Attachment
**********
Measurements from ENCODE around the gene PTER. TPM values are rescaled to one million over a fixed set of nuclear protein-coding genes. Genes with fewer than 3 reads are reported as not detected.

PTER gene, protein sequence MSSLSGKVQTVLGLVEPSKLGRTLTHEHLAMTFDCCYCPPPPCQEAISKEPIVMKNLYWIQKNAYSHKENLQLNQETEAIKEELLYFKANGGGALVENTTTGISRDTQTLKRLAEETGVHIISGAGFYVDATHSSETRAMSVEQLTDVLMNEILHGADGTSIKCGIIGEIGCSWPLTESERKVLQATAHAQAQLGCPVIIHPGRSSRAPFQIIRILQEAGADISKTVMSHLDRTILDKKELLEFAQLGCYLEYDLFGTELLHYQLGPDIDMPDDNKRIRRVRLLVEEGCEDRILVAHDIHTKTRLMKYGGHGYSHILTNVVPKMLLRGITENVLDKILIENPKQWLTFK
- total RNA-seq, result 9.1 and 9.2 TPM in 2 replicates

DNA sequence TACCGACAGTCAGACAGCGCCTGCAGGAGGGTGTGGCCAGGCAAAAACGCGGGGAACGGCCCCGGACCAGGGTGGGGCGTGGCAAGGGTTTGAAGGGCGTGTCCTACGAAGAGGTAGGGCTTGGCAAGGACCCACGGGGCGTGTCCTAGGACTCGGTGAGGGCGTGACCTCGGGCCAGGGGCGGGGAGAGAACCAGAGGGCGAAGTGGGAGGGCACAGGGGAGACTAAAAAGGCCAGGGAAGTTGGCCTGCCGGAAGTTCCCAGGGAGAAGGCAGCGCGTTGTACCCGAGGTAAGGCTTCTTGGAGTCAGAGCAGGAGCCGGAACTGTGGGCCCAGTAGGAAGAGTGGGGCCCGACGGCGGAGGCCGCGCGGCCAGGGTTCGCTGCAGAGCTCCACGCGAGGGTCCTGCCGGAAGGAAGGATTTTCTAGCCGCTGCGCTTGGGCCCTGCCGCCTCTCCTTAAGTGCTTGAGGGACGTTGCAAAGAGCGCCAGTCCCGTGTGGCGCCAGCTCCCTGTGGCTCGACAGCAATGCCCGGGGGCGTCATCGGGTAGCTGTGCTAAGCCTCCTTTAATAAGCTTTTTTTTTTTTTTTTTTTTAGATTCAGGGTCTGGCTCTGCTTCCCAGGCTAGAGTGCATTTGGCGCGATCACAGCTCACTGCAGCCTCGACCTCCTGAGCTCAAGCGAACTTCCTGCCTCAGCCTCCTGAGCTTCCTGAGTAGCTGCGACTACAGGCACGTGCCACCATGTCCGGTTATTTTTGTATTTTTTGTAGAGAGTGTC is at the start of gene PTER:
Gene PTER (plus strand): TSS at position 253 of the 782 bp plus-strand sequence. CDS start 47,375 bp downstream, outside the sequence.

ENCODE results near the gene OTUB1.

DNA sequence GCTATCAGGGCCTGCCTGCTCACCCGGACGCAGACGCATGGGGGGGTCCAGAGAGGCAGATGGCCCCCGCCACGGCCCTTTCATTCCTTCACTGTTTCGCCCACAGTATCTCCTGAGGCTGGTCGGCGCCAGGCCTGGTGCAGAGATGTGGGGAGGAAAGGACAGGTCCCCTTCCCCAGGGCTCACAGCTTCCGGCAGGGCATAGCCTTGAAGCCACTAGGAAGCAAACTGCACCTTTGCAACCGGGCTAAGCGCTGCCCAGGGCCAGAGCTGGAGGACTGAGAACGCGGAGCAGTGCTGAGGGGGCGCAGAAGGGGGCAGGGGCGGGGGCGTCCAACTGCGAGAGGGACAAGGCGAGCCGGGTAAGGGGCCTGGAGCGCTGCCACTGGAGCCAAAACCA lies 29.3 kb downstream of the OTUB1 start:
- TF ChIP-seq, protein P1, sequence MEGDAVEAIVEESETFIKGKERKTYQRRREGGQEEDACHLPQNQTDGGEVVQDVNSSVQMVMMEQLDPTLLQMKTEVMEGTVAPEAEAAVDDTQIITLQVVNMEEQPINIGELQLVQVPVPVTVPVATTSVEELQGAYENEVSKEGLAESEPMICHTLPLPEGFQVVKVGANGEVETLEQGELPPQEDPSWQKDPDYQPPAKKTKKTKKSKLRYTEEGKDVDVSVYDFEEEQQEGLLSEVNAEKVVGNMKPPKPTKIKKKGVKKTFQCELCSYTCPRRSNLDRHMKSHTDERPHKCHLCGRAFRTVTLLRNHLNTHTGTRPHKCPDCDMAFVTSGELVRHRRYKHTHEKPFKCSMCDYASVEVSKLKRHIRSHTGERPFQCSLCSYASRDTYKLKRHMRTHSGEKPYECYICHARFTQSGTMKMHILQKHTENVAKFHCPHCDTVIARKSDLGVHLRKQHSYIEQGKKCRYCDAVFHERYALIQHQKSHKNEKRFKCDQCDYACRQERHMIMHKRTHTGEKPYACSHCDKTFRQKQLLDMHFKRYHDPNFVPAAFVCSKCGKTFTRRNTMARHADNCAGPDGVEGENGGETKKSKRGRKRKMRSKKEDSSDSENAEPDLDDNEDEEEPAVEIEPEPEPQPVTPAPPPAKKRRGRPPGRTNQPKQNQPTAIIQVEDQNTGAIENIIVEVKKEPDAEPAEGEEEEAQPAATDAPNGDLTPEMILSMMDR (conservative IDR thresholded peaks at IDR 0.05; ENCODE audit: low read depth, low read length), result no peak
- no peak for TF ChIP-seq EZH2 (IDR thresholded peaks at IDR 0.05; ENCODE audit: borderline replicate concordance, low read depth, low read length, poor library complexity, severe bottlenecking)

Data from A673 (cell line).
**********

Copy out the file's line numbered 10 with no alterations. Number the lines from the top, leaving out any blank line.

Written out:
Data from A673 (cell line).